(He put the northwest on the map ... He drew a map of the northwest coast so detailed that it was used as a navigational aid as late as the 20th century. This is unusual for a map made so early.)

However, Vancouver escaped discovery of the two largest and most important rivers on the Pacific Coast, the Fraser River and the Columbia River . Before the expedition was over, he learned of the existence of the Columbia River from Robert Gray , the captain of the American merchant ship that first sailed the river on May 11, 1792. The Fraser River was never recorded on his maps. Stephen R. Bown wrote in Mercator's World magazine (Nov./Dec. 1999 issue):

How Vancouver could have missed these rivers while accurately charting hundreds of comparatively insignificant inlets, islands, and streams is hard to fathom. What is certain is that his failure to spot the Columbia had great implications for the future political development of the Pacific Northwest ...
(How Vancouver managed to fail to discover these rivers while carefully mapping hundreds of comparatively insignificant bays, islands and streams, Difficult to understand. What is certain is that his failure to discover the Columbia had far-reaching implications for future political developments in the Pacific Northwest.)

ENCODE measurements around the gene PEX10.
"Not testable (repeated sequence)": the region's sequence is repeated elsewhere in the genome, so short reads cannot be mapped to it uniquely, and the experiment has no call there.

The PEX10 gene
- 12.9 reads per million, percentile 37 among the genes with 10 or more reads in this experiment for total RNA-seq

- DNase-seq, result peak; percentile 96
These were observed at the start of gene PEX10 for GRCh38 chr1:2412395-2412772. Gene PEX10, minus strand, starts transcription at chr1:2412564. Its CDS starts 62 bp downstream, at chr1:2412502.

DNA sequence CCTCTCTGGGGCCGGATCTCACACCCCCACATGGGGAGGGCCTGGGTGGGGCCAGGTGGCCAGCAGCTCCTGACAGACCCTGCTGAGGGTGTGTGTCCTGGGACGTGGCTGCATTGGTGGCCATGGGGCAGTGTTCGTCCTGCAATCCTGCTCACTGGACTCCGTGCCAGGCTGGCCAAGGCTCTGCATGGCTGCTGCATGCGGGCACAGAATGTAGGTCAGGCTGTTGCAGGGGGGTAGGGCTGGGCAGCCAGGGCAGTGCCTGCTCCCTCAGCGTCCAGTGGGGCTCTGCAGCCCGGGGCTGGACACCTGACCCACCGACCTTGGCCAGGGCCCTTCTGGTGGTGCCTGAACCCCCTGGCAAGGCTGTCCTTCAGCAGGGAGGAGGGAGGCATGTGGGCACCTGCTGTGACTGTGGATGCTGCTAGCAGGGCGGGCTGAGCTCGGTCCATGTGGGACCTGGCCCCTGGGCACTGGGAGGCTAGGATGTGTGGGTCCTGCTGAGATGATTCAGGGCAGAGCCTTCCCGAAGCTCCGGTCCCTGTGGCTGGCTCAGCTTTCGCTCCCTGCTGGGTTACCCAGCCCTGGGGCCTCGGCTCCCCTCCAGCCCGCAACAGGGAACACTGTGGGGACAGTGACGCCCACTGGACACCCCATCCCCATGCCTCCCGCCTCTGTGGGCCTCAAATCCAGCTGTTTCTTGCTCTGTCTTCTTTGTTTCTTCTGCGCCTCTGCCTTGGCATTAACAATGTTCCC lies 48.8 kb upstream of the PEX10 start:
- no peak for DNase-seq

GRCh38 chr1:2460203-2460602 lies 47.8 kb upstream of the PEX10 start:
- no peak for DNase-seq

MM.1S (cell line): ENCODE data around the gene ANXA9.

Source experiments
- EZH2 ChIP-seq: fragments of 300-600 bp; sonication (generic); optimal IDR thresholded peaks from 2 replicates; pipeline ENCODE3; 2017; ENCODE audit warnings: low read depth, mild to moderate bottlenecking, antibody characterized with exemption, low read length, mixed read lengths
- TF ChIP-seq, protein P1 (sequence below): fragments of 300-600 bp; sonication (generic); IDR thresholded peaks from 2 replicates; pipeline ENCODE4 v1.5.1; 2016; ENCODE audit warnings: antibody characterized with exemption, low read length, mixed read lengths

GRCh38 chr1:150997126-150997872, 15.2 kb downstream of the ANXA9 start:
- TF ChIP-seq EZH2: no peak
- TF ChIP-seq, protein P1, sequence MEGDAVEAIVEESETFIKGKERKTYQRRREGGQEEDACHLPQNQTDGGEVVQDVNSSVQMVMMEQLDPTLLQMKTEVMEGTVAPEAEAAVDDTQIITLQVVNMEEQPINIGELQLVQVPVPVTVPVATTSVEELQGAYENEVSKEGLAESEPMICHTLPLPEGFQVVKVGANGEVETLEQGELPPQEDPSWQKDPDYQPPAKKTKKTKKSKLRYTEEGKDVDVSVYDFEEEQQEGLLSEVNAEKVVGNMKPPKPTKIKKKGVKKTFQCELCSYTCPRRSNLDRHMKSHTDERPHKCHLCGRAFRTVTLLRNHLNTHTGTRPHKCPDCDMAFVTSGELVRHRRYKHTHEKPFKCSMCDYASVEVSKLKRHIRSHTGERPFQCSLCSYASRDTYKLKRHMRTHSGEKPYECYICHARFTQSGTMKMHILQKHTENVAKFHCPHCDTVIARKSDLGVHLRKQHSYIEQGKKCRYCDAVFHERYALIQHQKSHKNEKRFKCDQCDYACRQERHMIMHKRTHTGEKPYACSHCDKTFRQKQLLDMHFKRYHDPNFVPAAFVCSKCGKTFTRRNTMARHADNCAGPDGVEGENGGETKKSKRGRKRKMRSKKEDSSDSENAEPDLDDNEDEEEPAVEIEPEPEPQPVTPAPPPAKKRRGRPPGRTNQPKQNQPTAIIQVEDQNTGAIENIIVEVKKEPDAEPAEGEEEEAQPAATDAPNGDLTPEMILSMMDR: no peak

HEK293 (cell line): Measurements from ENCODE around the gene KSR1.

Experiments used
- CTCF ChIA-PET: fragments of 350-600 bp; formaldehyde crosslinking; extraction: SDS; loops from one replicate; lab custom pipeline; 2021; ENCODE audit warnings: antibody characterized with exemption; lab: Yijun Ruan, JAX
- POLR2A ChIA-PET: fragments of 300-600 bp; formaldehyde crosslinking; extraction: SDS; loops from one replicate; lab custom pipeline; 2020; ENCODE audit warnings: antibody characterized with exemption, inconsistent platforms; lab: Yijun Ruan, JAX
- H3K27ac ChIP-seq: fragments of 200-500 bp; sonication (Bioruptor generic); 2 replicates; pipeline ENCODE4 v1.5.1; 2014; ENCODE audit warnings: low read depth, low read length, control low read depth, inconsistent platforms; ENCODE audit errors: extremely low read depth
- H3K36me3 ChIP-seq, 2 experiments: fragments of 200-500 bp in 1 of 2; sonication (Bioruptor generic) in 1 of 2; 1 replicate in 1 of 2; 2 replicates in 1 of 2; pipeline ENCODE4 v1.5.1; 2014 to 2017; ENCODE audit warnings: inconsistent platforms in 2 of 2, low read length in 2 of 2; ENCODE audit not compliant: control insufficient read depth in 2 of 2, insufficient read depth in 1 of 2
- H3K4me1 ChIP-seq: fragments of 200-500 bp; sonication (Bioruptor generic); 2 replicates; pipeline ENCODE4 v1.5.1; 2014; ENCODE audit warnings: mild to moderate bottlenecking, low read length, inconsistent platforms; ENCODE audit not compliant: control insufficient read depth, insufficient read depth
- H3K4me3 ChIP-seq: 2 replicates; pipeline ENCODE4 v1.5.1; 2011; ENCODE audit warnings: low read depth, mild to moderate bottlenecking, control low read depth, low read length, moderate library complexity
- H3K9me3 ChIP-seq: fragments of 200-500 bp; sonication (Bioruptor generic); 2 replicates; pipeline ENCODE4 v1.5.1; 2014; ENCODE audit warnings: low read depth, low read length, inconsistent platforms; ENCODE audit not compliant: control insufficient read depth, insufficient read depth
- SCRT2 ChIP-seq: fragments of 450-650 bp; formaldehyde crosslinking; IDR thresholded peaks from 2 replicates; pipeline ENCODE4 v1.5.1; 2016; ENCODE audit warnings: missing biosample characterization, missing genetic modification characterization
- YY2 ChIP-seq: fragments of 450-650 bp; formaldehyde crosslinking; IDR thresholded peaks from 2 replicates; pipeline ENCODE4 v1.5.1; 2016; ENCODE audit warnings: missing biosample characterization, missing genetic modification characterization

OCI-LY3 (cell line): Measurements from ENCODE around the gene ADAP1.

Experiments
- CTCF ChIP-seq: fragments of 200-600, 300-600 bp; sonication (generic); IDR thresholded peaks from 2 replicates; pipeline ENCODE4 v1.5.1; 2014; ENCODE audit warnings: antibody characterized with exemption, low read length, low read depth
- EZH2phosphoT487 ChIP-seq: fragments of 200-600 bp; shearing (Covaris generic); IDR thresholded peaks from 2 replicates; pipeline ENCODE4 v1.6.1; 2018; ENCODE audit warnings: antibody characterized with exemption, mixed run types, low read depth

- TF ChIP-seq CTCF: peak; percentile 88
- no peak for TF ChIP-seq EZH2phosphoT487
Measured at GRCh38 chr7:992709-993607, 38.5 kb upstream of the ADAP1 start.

In the case of the Fraser River, at least, there is an explanation why Vancouver did not discover this river. When he was exploring the area between Burrard Inlet and Point Roberts in 1792 , much of the river delta was flooded due to the snowmelt in the mountains. Because of this, no one could see any of the mouths of the Fraser River. The Spaniards, who had explored the area a year earlier, also did not encounter the river, but suspected the existence of a significant body of water in the vicinity due to the mud deposits.

Relationship with the indigenous people

In general, Vancouver had a good relationship with both the indigenous people and European foreigners. Despite the numerous armed conflicts between Great Britain and Spain in the past, he worked with his Spanish counterparts without any problems and even gave a festive reception for a Spanish captain on board the HMS Discovery while sailing in the area around what is now Vancouver in 1792. With its discoveries, which opened the Pacific Northwest to further European expansion, Vancouver undeniably sparked a chain of events that had lasting effects on the lives of the indigenous people and their culture. However, contemporary records show that Vancouver itself was always careful to maintain good relationships with local leaders. Vancouver's diaries show a high degree of consideration for indigenous people. An example is the exploration of a small island off the coast of Alaska, where the expedition came upon a seemingly significant grave, which consisted of a box covered with matting and scattered fragments of weapons. Vancouver wrote:

This we naturally conjectured contained the remains of some person of consequence, and it much excited the curiosity of some of our party; but as further examination could not possibly have served any useful purpose, and might have given umbrage and pain to the friends of the deceased, should it be their custom to visit the repositories of their dead, I did not think it right that it should be disturbed.